In The Grapes Of Wrath, By John Steinbeck, the ending is very controversial in many ways, the most obvious ways though are fundamentally wrong, morally wrong, and just how depressing it is.Since the book came out in 1939, everyone has had a opinion on the ending to John Steinbeck’s Grapes of Wrath. Michael Harmon once said, “The ending can be seen two ways, as a tool for people to recognize the poverty and destruction at that time, or as a way to get more citizens to read the book”. It has a very controversial ending, that Steinbeck thought would name the last nail into the coffin, so to speak, on how bad the dust bowl and moving west really was. Ma and Rose of Sharon look at each other and they agree that Rose of Sharon should use her milk, that she doesn’t need because her baby was stillborn, and feed this old man. Everyone gets out of the barn, and she feeds him.
The Grapes of Wrath is one of several novels he wrote to express this. The 1930s and the beginning of the Great Depression was a time of major change from the happiness and well-being found in the 1920s. As the 1920s were a time of prosperity and wealth for many Americans, the 1930s brought about the Great Depression. As the Great Depression
John Steinbeck’s novel “The Grapes of Wrath” chronicles the trek across the country from the viewpoint of the Joad family from Oklahoma. Their journey represents issues and struggles that occured for these migrants. From death, to employment, to disappointment, and little hope, the hardships of these migrations
In the first chapter Orleanna is the narrator who describes the setting and talks about a ruin that is so bad that it does not seem possible that it could have happened. She also goes on to foreshadow the death of her youngest child, Ruth May. She also asks for forgiveness and discusses the reasons for why it took her so long to leave her husband. In the last chapter it seems as though Ruth May is the narrator who is responding to her mother. As stated in the first chapter, there is a “woman with four girls in tow.” In the last chapter “the same woman...only [has] three daughters.” This shows that this is occuring after Ruth May’s death and she is saying, “Mother, you can still hold on but forgive, forgive and give for as long as we both shall live I forgive you, Mother”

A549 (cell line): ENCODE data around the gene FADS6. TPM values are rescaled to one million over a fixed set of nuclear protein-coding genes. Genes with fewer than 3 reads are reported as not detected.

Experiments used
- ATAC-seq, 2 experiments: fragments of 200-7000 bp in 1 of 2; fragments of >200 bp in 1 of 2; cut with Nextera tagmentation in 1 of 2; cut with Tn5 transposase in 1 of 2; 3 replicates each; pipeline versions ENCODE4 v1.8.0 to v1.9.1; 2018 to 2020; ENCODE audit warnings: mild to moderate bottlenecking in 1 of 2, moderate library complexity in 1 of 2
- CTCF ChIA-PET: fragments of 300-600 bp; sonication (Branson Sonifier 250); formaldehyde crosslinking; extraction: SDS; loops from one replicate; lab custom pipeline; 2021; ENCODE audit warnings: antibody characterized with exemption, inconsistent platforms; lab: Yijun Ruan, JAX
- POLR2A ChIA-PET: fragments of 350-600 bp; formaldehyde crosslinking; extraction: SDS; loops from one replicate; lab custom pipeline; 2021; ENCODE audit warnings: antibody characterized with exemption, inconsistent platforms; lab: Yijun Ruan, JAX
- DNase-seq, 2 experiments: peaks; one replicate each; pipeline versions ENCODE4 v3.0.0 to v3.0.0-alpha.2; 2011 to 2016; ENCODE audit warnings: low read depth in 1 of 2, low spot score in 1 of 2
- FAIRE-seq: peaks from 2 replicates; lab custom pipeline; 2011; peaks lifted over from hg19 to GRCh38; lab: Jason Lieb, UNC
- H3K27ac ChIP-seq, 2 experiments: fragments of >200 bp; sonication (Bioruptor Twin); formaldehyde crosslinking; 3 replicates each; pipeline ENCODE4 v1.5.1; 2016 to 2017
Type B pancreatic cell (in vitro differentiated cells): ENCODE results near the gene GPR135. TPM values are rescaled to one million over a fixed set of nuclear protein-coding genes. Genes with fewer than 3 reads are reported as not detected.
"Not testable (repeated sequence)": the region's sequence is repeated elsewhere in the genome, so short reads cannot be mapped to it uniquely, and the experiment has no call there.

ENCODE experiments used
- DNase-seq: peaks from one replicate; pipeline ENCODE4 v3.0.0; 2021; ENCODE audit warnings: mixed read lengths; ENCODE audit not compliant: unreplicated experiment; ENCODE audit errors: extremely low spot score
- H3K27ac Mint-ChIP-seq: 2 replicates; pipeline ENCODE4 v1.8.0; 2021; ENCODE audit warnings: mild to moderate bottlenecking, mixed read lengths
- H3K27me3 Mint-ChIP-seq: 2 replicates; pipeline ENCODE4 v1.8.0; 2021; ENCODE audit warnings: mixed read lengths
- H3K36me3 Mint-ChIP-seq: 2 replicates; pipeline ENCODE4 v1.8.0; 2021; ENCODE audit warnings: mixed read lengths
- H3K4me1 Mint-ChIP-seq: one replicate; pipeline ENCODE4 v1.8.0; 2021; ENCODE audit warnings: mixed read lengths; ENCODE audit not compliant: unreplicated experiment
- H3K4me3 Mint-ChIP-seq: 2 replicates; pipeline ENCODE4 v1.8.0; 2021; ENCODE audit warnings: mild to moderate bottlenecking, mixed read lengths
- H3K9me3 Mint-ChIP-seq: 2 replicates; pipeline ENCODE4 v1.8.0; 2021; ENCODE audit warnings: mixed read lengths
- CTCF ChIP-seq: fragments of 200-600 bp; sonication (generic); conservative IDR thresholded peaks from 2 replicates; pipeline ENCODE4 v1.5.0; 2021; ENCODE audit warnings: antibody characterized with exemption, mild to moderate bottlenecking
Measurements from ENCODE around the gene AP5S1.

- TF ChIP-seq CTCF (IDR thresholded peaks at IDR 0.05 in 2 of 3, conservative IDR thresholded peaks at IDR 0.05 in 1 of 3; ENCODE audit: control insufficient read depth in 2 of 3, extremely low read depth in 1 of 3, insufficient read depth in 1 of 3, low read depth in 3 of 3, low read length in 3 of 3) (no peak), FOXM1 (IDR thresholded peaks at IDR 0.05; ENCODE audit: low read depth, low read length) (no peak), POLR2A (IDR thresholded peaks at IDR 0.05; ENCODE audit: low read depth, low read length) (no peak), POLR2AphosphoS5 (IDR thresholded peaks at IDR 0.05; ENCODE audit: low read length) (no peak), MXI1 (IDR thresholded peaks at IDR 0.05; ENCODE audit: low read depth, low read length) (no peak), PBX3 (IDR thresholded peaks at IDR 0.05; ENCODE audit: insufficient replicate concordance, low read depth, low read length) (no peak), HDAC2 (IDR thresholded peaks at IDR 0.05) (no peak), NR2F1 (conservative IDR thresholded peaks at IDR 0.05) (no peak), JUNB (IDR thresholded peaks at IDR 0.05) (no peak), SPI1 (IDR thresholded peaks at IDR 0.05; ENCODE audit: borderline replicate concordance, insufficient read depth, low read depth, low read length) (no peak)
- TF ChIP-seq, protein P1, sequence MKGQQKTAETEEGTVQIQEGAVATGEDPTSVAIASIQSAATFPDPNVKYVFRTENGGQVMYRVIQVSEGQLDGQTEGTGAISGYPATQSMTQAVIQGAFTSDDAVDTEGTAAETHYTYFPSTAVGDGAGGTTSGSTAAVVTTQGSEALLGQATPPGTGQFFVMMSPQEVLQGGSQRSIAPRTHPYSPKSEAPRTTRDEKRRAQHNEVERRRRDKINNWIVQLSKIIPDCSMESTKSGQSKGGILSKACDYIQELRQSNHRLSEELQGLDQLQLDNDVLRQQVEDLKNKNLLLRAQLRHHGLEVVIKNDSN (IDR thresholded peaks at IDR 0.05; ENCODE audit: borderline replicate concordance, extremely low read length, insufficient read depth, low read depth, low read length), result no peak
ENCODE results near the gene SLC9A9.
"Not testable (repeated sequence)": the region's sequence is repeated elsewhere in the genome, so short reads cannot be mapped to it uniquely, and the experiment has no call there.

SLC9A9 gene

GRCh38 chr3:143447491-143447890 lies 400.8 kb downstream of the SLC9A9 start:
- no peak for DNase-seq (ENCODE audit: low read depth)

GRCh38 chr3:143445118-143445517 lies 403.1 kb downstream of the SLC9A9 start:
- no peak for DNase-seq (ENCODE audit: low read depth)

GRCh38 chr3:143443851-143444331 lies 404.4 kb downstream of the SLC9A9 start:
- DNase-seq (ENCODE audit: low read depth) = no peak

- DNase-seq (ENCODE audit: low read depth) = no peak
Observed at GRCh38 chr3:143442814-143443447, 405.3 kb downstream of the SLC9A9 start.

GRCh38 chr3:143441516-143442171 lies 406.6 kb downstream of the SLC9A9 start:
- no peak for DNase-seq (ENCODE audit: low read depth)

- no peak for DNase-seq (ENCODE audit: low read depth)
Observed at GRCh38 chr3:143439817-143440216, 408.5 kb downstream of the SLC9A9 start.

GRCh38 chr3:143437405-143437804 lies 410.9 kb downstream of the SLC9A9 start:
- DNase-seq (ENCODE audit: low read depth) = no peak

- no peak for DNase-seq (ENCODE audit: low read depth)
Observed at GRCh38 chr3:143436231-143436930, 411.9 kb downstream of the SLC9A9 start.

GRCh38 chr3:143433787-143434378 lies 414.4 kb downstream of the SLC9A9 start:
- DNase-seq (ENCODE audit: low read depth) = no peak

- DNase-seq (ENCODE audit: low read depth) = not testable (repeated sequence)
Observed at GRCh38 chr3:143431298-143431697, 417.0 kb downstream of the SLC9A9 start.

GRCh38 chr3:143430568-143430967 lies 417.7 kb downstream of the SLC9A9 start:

The protesters want change like the citizens of California want water during a drought. The issue of not getting paid enough to have a stable living environment has been going on for decades. In the reading The Grapes of Wrath, John Steinbeck tells a detailed story about a family, the Joad’s, that moved out west to California for a better life. The downfall was that the life they were striving toward didn’t turn out how they expected. The Joad’s expected there to be work when they arrived in California but upon arrival, they quickly found that there were fewer jobs available.
From lines 14-17 the tone is full of fear and vulnerability. Due to this fear and vulnerability, it portrays that Sharon is a woman. The tone shifts from fear to power from lines 18-34. In these lines, Sharon states that “white skin makes [Her] life] easy and she must “profit” from “his darkness.” From this shift in tone, it shows that dark people have no say in the society. Certainly, from the above “On The Subway” it gives insights and contrasts of the both worlds.
In the Novel “The Grapes of Wrath”, written by John Steinbeck in 1939 near the end of the great depression, the injustices of poverty and homelessness presented against Tom Joad and his family, force Tom to keep his dignity and self-respect. While continuing to fight for his family in the overcrowded California Hoovervilles, and looking for jobs to survive the unfortunate circumstances laid out for Tom because of the dust bowl and the great depression, his decorum never slumps. This gloomy life forecast never stops Tom from having a kind heart filled with generosity towards others around him. “Man, unlike any other thing organic or inorganic in the universe, grows beyond his work, walks up the stairs of his concepts, and emerges ahead of his
David is allowed three questions, and he asks Sharon them, and she answers, but the differences Sharon has to live with what she has done, butwhen reading we think to ourselves that she got off easy. We don’t feel that she won’t have manyproblems with living with what she has done. At the end of the story Sharon dies and as we learned in the beginning of the story on the first page in the first paragraph when David says on page 1 “ We were the only confirmed Native American Roman Catholics.” In this quote
The Grapes of Wrath, by John Steinbeck depicts actual historic settings. The settings within the novel are the Great Depression of the 1930’s and the effects of the Dust Bowl on the Midwest. Thousands of families became homeless, causing them to travel to the West in hopes to receive a job. During this difficult time, the Joad family traveled and, at times, lived in the family car. Once they arrived in California, they also had to endure such hardships as staying in the Hooverville Camp as well as the Weed Patch Camp.
Grapes of Wrath Critical Analysis An individual is never alone when we all share a commonality of being human. The saving value of family and fellowship is prominently displayed by John Steinbeck in his novel “The Grapes of Wrath.” Each character worked together striving for a comfortable future for their family. Through their acts of kindness and selflessness, the people around them feel a sense of belonging and security being among other people. Their journey has taken them through different parts of the vagrant community scattered around California. Prosperity is not equally established among the entirety of the nation and this creates a disarrayed sight of poverty.